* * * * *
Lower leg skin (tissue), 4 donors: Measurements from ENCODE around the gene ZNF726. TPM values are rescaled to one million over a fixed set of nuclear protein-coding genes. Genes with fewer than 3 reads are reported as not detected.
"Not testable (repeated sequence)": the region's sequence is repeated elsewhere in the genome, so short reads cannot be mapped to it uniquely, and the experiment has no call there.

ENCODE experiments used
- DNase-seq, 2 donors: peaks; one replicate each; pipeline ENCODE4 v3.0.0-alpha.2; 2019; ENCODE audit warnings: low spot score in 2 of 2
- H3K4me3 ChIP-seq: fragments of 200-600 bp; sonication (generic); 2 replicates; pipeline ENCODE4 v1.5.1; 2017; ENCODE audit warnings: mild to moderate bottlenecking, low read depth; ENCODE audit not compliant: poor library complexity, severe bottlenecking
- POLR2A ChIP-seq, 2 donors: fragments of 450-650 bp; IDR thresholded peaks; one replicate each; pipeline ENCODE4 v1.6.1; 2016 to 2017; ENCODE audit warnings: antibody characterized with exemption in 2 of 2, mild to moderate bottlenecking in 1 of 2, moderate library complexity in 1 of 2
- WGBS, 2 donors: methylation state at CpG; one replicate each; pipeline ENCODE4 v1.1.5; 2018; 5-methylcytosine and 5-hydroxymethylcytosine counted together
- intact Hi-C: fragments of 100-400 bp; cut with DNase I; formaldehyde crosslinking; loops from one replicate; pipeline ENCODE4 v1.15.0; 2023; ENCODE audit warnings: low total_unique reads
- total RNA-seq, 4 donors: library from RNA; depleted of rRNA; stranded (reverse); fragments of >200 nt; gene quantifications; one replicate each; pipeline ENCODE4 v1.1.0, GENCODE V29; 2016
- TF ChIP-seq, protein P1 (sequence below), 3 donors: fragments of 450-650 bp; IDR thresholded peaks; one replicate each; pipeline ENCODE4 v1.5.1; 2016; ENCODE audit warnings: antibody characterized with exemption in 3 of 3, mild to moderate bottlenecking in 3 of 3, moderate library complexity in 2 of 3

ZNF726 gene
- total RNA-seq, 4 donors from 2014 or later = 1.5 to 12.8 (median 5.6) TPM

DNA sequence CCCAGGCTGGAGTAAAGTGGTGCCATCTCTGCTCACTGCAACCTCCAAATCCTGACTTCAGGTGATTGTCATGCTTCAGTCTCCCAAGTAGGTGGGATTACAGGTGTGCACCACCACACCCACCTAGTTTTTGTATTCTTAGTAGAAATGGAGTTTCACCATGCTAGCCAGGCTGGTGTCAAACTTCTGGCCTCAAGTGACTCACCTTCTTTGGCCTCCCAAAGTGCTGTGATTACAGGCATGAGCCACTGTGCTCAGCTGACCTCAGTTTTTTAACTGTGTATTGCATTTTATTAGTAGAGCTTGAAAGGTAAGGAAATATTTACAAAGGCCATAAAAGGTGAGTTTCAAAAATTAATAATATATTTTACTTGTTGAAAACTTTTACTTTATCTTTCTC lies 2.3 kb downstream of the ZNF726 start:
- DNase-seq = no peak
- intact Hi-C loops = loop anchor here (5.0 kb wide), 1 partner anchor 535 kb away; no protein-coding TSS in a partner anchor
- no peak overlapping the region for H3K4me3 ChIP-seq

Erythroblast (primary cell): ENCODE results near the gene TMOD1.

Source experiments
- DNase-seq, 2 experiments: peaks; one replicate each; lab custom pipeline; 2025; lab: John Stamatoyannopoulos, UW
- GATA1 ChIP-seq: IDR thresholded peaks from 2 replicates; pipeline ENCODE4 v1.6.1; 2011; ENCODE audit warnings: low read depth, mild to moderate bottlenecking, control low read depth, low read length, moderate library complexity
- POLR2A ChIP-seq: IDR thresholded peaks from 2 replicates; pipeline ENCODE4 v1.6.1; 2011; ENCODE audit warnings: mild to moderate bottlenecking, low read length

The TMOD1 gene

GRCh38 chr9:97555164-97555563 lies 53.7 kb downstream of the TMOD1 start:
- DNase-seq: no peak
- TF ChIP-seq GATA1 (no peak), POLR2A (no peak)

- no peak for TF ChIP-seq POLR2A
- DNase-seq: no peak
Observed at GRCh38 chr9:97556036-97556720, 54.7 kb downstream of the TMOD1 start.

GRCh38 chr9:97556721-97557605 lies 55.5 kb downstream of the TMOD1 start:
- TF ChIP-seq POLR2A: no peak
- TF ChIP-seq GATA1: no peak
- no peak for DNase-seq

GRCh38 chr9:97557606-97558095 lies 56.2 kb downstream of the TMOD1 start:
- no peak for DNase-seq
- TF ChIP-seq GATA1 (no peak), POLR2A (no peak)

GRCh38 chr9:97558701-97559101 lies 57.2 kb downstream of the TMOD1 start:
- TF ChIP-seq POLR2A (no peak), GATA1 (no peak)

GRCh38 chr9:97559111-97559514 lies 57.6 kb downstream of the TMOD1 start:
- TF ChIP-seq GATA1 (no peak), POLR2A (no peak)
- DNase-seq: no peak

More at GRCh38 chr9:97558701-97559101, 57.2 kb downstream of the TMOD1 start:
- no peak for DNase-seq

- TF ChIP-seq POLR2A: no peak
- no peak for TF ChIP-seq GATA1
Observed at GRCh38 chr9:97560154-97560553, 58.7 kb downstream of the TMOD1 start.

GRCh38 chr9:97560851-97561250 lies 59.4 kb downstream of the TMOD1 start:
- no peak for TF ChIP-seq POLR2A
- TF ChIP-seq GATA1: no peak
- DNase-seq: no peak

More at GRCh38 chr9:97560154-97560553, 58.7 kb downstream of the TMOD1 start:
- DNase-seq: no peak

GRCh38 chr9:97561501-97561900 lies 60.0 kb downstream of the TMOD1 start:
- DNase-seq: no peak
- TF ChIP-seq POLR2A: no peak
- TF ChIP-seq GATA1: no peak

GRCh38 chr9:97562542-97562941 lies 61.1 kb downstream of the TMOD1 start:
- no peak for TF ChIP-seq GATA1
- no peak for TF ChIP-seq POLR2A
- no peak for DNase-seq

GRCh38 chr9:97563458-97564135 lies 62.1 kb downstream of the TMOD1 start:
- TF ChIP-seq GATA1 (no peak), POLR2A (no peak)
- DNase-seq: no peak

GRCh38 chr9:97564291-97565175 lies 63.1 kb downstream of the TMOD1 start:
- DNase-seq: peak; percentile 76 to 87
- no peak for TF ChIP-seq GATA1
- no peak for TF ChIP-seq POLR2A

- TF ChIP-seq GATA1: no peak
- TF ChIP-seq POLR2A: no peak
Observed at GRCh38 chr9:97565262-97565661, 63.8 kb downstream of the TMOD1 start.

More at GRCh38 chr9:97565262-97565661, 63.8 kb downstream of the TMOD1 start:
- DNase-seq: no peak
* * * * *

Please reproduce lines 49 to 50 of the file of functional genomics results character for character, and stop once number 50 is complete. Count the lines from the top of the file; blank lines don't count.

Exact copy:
- DNase-seq: no peak

More at GRCh38 chr9:97560154-97560553, 58.7 kb downstream of the TMOD1 start: